For most, spring semester is in full effect. And for most organization's, it is probably one of the more important times of the year, Spring Rush. For many organization's, spring rush is the most critical time the year. Since essentially the future of their organization is on the line, since most freshmen tend to rush in the spring. It is so important to make a great impression on potential new members, aka PNMs. Even though they are looking to sell themselves on you, you also need to sell your organization to them, more so for the PNMs who are keeping their options open during spring recruitment. Here are some good and important questions to ask PNMs.
What interests you about Greek Life?
This is a simple, yet effective question to ask a PNM during recruitment. Their answer to this question will tell you a lot about the PNM and your response will tell them a lot about you and your organization. If they tell you something like "I saw Brad and Chad from Theta Chi wearing a bunch of cool clothing with letters on them like hoodies, t-shirts, crewnecks and that would be a fire look, so why not give it a shot." You may need to explain to them that it goes way deeper than the letters on our chest. Give them a bit of a rundown on how Greek Life works and the bonds that can potentially be created while being apart of Greek Life. It will give them a new perspective on Greek life and give them a true understanding on what they might be getting themselves into.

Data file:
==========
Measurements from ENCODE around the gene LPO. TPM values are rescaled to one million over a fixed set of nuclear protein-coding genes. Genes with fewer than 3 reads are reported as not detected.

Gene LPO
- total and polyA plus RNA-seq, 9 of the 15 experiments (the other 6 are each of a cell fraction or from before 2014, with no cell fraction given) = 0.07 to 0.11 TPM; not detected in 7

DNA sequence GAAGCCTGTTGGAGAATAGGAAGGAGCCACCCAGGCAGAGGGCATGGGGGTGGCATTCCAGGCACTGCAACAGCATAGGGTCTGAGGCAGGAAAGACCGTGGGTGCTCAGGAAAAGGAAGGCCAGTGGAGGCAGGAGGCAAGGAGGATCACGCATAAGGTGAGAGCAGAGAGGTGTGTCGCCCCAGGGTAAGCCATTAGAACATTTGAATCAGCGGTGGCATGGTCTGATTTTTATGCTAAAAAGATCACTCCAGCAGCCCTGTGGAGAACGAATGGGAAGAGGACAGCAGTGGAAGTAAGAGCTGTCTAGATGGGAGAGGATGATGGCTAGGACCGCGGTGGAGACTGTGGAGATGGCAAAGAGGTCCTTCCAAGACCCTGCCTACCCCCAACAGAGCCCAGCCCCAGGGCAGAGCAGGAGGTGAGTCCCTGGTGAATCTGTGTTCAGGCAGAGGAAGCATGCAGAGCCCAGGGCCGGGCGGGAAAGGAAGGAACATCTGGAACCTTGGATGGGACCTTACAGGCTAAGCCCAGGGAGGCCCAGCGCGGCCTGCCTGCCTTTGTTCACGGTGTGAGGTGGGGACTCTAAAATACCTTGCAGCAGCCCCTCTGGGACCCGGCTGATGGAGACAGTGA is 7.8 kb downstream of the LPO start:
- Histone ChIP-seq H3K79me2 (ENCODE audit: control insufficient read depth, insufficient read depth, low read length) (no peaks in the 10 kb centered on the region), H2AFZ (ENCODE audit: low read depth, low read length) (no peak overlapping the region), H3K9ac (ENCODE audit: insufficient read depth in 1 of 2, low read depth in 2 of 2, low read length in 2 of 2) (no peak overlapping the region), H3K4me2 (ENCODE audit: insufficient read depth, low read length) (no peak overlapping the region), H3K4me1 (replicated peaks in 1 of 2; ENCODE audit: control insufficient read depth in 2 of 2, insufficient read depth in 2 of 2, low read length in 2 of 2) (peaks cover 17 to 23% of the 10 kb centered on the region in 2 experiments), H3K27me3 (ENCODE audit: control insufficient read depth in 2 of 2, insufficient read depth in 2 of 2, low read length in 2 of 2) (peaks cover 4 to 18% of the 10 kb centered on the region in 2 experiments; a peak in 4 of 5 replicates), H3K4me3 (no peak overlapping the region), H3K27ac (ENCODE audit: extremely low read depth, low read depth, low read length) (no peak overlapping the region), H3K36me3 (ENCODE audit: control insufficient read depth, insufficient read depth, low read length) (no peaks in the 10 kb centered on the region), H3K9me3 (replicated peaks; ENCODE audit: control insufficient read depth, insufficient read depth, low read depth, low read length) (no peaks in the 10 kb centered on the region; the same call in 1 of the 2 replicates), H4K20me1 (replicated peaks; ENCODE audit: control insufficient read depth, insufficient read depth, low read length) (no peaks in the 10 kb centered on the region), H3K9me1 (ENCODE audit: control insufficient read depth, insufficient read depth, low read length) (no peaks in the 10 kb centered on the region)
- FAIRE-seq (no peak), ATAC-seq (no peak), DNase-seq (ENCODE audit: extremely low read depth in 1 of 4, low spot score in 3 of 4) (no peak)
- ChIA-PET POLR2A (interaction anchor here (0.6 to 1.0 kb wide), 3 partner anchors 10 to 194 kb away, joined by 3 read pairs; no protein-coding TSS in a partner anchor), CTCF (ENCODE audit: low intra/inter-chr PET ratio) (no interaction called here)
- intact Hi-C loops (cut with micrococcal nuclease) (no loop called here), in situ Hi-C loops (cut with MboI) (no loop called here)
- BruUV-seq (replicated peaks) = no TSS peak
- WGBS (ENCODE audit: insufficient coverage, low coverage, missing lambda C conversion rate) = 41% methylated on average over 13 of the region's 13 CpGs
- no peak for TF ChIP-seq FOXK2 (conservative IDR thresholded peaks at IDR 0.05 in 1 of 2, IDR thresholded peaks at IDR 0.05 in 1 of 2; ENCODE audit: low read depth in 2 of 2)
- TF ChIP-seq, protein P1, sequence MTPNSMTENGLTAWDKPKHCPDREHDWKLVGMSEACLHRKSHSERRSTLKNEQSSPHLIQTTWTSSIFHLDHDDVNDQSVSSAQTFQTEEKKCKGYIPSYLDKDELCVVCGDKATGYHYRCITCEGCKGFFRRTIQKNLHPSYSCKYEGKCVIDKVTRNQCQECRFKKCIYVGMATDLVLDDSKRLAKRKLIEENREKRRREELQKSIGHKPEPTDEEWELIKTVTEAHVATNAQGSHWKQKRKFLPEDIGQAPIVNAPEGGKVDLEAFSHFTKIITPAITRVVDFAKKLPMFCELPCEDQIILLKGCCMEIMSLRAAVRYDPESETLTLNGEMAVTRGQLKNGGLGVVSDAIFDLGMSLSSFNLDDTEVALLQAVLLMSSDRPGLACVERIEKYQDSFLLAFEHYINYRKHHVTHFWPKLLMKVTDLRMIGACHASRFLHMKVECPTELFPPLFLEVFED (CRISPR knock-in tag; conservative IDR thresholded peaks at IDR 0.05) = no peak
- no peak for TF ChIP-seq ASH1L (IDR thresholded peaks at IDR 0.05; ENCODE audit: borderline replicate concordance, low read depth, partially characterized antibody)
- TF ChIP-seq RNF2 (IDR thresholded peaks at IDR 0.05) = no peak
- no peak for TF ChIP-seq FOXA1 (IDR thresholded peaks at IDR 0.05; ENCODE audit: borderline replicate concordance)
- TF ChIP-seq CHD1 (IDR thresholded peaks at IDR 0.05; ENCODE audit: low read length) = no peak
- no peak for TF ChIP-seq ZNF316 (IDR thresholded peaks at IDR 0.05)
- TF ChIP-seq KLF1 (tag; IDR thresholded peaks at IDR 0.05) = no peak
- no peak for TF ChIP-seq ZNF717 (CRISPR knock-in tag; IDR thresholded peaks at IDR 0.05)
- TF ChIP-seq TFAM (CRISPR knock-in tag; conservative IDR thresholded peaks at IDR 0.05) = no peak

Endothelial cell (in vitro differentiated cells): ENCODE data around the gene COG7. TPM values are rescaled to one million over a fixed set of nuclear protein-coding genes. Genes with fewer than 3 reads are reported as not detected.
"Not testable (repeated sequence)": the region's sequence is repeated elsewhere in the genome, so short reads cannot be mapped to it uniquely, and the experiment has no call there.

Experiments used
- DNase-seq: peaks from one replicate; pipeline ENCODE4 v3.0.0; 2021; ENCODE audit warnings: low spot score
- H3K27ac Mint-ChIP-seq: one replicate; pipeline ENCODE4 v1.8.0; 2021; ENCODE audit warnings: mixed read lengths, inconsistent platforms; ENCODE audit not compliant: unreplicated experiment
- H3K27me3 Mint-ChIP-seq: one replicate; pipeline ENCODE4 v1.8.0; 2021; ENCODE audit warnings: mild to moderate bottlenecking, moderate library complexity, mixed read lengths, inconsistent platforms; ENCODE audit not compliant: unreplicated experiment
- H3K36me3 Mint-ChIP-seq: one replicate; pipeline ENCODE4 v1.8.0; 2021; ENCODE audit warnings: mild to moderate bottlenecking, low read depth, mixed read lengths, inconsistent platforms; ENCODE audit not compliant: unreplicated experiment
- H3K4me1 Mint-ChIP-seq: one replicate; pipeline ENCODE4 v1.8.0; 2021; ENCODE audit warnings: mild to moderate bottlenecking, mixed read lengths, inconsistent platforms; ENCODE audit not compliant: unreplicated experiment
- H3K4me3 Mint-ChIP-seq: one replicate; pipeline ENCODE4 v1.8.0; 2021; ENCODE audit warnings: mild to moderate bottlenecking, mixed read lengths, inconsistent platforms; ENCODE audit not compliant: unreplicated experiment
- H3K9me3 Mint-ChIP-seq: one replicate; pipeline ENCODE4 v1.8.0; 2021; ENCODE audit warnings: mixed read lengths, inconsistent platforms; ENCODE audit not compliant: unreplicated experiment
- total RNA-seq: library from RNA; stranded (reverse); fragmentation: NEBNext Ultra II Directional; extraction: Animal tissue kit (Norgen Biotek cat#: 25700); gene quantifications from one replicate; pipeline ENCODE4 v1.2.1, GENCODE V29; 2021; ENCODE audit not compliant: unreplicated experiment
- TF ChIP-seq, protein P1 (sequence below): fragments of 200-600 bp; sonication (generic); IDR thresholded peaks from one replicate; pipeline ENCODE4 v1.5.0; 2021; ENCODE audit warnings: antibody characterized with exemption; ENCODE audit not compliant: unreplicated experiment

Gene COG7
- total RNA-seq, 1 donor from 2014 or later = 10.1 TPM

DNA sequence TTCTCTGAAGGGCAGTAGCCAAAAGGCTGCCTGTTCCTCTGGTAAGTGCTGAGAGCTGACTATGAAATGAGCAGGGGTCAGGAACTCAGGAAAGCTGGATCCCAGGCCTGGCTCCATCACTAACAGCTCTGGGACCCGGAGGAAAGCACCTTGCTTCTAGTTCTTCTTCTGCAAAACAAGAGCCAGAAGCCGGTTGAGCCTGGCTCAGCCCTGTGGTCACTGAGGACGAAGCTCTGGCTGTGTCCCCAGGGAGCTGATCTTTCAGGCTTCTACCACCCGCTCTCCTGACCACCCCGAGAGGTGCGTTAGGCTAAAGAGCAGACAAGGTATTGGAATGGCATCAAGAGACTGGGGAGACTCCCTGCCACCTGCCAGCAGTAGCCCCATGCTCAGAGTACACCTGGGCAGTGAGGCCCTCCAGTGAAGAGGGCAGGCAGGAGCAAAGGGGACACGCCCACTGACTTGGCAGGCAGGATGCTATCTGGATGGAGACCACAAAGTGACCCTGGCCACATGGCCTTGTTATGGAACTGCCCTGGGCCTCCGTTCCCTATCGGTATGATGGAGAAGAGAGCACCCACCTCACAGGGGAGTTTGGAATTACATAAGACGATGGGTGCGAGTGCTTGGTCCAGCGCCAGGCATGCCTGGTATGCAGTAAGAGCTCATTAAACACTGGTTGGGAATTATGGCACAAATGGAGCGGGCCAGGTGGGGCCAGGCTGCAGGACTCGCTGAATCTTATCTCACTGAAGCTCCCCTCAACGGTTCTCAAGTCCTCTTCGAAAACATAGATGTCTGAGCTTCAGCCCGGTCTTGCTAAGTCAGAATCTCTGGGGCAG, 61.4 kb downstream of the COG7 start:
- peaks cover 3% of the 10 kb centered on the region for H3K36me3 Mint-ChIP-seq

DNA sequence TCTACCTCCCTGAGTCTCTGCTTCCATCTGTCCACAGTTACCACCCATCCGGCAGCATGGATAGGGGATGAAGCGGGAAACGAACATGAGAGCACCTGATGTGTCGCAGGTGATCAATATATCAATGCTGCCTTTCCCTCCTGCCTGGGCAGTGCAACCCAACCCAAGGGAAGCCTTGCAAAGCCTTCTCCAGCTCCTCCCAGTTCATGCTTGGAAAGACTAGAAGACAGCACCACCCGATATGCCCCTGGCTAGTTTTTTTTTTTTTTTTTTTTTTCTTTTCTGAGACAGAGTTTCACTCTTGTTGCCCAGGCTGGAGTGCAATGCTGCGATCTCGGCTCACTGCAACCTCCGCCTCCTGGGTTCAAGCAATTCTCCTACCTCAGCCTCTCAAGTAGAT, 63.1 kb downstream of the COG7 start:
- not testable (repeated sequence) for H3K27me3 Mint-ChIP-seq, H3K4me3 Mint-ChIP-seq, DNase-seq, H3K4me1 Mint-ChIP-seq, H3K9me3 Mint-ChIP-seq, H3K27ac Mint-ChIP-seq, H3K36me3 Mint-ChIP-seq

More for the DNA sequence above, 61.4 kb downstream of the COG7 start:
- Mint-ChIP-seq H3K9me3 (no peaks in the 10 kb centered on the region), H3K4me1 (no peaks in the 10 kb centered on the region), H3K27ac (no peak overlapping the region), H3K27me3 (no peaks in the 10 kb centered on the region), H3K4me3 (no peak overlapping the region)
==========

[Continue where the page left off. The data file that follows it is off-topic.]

How are you with handling time-management?
This is one of the more important questions to ask a PNM. More so during their interview process than rush week. But still nonetheless, a very critical question. This will give you an idea on how much of an impact this PNM would have if they are looking to join your organization. You will most likely find this out with anyone really once you get to know them and the more you are around them, but it is still important to see what they say. If they give an answer that tells they do struggle with time-management, it is not the end of the world. That could be a good way to convince them to go greek overall, by explaining all the time commitment it takes to a valuable member of your organization. Talk about the time needed to set up recruitment, philanthropies, big/little, executive committee positions, Formals, etc. Round it off by saying "While this is indeed a time commitment, it could teach you how to manage your time a bit better."